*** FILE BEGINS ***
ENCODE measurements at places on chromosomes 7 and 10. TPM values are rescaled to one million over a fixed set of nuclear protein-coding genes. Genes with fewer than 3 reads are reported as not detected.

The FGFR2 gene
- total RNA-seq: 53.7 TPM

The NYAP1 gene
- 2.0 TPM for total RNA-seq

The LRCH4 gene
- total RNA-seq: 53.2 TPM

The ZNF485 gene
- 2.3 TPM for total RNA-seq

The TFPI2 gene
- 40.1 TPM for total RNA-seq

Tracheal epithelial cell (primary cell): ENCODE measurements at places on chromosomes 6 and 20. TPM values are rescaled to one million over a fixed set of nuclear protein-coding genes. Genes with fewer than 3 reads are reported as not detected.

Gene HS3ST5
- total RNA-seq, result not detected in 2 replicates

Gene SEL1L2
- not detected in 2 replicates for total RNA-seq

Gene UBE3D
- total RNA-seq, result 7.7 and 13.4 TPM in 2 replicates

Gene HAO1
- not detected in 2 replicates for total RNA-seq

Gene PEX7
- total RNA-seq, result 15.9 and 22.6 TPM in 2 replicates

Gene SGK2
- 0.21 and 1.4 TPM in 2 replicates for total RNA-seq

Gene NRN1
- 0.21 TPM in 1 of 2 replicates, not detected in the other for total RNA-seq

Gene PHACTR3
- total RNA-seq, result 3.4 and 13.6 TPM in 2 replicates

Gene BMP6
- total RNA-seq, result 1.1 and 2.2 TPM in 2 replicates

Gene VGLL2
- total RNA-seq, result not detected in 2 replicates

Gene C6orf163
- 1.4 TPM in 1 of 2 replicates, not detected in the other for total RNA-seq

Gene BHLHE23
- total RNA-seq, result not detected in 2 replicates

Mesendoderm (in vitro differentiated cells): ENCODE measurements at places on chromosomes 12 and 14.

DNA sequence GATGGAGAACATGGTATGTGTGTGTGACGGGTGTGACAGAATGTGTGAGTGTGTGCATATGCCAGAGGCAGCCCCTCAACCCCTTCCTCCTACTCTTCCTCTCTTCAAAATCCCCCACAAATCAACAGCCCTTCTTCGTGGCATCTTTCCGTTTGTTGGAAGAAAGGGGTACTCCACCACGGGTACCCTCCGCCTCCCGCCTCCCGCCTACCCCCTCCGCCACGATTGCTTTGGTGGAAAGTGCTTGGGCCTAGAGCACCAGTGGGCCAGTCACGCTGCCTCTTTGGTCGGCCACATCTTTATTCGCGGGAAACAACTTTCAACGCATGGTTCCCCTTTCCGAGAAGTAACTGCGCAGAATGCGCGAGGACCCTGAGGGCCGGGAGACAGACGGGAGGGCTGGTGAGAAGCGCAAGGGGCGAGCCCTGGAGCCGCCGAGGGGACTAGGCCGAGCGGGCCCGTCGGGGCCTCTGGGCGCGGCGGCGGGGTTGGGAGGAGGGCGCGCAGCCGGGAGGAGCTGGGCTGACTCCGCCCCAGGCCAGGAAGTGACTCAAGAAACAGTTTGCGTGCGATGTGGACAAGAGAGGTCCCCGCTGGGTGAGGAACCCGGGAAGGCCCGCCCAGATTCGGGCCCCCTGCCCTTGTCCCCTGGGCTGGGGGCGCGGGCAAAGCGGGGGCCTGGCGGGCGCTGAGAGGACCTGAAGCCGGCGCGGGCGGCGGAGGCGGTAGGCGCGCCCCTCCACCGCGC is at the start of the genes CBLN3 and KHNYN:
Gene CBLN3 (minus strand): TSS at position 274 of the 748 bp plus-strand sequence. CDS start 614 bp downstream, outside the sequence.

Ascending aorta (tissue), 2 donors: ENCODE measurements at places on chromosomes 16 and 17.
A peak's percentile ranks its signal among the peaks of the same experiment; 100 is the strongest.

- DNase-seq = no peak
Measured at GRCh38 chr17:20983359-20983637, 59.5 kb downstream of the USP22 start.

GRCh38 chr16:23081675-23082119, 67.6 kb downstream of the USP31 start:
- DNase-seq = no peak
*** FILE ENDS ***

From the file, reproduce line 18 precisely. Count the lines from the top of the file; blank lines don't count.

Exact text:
- total RNA-seq, result 7.7 and 13.4 TPM in 2 replicates